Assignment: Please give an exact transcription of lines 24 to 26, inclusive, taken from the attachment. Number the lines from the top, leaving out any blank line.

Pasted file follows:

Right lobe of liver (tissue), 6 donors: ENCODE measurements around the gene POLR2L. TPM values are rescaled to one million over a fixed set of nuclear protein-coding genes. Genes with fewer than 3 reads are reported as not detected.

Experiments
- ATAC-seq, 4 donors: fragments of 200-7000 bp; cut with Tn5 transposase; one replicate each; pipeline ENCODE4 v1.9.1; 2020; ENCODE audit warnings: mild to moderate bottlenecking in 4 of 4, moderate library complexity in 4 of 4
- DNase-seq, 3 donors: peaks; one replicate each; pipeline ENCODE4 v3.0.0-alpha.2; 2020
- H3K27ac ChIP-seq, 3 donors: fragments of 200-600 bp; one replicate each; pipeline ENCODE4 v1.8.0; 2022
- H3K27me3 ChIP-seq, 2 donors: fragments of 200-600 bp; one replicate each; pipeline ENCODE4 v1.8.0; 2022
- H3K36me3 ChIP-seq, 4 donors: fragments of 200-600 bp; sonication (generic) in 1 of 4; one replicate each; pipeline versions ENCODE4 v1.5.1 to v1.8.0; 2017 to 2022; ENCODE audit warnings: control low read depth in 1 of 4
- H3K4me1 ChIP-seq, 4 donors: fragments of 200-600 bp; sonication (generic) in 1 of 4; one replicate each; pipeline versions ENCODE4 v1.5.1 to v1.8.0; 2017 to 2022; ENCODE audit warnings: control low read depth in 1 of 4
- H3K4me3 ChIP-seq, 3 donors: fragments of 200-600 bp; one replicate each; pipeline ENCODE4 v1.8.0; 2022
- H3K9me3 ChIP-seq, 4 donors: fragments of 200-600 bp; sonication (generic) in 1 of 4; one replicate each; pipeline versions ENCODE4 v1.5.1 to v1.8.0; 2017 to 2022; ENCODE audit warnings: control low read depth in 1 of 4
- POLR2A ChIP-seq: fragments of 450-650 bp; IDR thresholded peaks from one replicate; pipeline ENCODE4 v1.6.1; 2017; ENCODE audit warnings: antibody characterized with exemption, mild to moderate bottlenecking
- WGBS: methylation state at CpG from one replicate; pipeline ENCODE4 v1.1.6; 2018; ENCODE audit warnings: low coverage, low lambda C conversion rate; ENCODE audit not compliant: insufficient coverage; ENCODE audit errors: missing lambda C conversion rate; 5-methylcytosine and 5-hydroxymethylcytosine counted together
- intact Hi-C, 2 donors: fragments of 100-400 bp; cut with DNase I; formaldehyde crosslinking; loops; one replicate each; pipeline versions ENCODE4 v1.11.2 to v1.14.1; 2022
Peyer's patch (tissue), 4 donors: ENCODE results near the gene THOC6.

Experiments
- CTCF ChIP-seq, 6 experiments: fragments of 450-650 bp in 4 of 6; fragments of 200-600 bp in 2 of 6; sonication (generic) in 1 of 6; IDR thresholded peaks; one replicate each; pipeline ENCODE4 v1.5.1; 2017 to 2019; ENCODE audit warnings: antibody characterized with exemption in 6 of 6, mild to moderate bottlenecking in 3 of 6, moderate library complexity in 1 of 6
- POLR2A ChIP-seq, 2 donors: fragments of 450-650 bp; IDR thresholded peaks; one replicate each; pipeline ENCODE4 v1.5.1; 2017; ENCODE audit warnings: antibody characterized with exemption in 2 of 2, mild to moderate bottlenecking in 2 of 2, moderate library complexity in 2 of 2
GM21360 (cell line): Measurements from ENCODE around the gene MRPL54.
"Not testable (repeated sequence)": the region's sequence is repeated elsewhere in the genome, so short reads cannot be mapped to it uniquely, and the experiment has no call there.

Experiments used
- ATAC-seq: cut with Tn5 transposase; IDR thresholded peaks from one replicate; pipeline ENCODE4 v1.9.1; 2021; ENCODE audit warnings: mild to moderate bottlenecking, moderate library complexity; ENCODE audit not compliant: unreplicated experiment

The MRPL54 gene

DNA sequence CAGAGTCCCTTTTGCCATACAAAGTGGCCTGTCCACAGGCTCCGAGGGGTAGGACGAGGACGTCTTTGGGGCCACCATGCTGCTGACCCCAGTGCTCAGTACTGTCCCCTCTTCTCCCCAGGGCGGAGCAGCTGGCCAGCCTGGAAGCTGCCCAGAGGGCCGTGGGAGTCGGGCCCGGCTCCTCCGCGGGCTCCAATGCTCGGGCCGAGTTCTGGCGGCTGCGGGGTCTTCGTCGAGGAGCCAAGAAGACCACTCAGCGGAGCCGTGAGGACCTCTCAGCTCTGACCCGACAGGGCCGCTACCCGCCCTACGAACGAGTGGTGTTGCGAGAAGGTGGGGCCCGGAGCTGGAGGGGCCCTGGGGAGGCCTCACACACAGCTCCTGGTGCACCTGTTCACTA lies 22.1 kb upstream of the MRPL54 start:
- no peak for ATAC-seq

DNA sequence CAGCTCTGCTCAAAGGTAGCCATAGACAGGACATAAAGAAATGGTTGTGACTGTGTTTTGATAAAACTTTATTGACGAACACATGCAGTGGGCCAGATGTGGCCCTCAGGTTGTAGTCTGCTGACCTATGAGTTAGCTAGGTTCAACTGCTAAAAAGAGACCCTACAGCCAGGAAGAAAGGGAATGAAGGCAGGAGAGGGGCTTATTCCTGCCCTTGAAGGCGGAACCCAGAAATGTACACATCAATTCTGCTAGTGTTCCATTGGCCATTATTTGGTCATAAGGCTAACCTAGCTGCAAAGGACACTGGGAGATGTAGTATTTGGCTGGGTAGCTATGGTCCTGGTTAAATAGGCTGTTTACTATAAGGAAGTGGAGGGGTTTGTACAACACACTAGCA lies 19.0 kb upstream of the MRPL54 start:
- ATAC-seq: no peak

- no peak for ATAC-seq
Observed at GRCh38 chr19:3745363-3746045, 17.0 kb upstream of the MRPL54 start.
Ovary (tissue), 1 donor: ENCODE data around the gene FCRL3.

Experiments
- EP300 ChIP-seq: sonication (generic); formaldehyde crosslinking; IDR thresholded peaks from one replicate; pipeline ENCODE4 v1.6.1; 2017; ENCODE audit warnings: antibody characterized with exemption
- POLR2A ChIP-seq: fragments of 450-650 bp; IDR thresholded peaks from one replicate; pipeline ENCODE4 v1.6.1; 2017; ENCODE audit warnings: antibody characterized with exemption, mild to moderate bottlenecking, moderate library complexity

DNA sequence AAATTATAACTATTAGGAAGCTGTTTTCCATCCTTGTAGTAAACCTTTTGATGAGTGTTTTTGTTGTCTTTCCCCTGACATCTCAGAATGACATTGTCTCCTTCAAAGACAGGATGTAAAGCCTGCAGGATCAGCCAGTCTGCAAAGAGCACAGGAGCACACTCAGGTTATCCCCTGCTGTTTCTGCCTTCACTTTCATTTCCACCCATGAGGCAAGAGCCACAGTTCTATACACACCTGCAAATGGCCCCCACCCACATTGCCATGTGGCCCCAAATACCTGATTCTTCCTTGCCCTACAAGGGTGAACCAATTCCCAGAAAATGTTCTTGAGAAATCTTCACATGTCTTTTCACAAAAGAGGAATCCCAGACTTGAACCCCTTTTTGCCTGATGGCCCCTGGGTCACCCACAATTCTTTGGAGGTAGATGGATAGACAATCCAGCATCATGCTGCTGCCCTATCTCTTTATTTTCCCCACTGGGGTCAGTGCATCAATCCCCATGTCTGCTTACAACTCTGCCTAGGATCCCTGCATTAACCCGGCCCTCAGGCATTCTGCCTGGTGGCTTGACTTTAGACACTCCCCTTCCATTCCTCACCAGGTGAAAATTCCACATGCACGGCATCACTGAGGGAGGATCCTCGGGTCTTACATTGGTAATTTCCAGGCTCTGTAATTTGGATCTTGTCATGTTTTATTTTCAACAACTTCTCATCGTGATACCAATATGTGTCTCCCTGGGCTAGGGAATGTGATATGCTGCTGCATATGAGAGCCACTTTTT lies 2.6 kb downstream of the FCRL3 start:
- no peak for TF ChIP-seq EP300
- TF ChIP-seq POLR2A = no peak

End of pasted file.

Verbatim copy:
- no peak for ATAC-seq

DNA sequence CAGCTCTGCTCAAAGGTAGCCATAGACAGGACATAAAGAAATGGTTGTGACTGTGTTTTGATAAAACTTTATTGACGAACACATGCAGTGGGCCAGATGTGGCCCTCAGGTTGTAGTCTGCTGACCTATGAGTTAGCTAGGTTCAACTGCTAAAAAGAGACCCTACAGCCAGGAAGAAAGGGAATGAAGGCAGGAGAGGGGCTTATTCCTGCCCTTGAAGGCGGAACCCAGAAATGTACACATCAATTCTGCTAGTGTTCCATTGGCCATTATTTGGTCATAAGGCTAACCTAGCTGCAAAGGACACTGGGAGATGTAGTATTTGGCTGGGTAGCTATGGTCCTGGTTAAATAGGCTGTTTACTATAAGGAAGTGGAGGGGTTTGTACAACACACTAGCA lies 19.0 kb upstream of the MRPL54 start:
- ATAC-seq: no peak